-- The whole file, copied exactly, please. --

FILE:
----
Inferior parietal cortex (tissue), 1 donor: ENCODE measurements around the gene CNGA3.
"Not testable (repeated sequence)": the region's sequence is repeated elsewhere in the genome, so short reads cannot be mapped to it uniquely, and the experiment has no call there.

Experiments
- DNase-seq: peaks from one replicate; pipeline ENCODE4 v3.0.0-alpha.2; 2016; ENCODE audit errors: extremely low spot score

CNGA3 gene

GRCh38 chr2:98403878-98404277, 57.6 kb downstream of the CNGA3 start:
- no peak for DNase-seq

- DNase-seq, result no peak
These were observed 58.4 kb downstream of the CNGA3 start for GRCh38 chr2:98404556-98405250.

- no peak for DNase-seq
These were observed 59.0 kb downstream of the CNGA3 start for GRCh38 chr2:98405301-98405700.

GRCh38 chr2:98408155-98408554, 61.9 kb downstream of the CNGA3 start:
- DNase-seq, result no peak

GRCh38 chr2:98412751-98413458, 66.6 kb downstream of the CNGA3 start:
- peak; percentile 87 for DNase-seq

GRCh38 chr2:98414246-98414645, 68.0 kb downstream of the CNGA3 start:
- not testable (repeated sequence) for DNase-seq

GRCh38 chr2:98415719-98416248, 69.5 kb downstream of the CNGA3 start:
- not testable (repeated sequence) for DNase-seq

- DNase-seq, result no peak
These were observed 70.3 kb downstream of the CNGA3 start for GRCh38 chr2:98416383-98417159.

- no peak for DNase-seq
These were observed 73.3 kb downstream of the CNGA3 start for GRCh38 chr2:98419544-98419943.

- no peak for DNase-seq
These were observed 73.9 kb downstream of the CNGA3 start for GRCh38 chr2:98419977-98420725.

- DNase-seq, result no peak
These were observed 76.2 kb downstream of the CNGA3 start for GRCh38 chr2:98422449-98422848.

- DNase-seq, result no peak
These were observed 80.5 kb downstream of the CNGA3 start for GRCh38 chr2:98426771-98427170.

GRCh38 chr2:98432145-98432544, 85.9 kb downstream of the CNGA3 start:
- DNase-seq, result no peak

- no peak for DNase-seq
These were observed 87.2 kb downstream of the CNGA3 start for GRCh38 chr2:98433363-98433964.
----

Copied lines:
Inferior parietal cortex (tissue), 1 donor: ENCODE measurements around the gene CNGA3.
"Not testable (repeated sequence)": the region's sequence is repeated elsewhere in the genome, so short reads cannot be mapped to it uniquely, and the experiment has no call there.

Experiments
- DNase-seq: peaks from one replicate; pipeline ENCODE4 v3.0.0-alpha.2; 2016; ENCODE audit errors: extremely low spot score

CNGA3 gene

GRCh38 chr2:98403878-98404277, 57.6 kb downstream of the CNGA3 start:
- no peak for DNase-seq

- DNase-seq, result no peak
These were observed 58.4 kb downstream of the CNGA3 start for GRCh38 chr2:98404556-98405250.

- no peak for DNase-seq
These were observed 59.0 kb downstream of the CNGA3 start for GRCh38 chr2:98405301-98405700.

GRCh38 chr2:98408155-98408554, 61.9 kb downstream of the CNGA3 start:
- DNase-seq, result no peak

GRCh38 chr2:98412751-98413458, 66.6 kb downstream of the CNGA3 start:
- peak; percentile 87 for DNase-seq

GRCh38 chr2:98414246-98414645, 68.0 kb downstream of the CNGA3 start:
- not testable (repeated sequence) for DNase-seq

GRCh38 chr2:98415719-98416248, 69.5 kb downstream of the CNGA3 start:
- not testable (repeated sequence) for DNase-seq

- DNase-seq, result no peak
These were observed 70.3 kb downstream of the CNGA3 start for GRCh38 chr2:98416383-98417159.

- no peak for DNase-seq
These were observed 73.3 kb downstream of the CNGA3 start for GRCh38 chr2:98419544-98419943.

- no peak for DNase-seq
These were observed 73.9 kb downstream of the CNGA3 start for GRCh38 chr2:98419977-98420725.

- DNase-seq, result no peak
These were observed 76.2 kb downstream of the CNGA3 start for GRCh38 chr2:98422449-98422848.

- DNase-seq, result no peak
These were observed 80.5 kb downstream of the CNGA3 start for GRCh38 chr2:98426771-98427170.

GRCh38 chr2:98432145-98432544, 85.9 kb downstream of the CNGA3 start:
- DNase-seq, result no peak

- no peak for DNase-seq
These were observed 87.2 kb downstream of the CNGA3 start for GRCh38 chr2:98433363-98433964.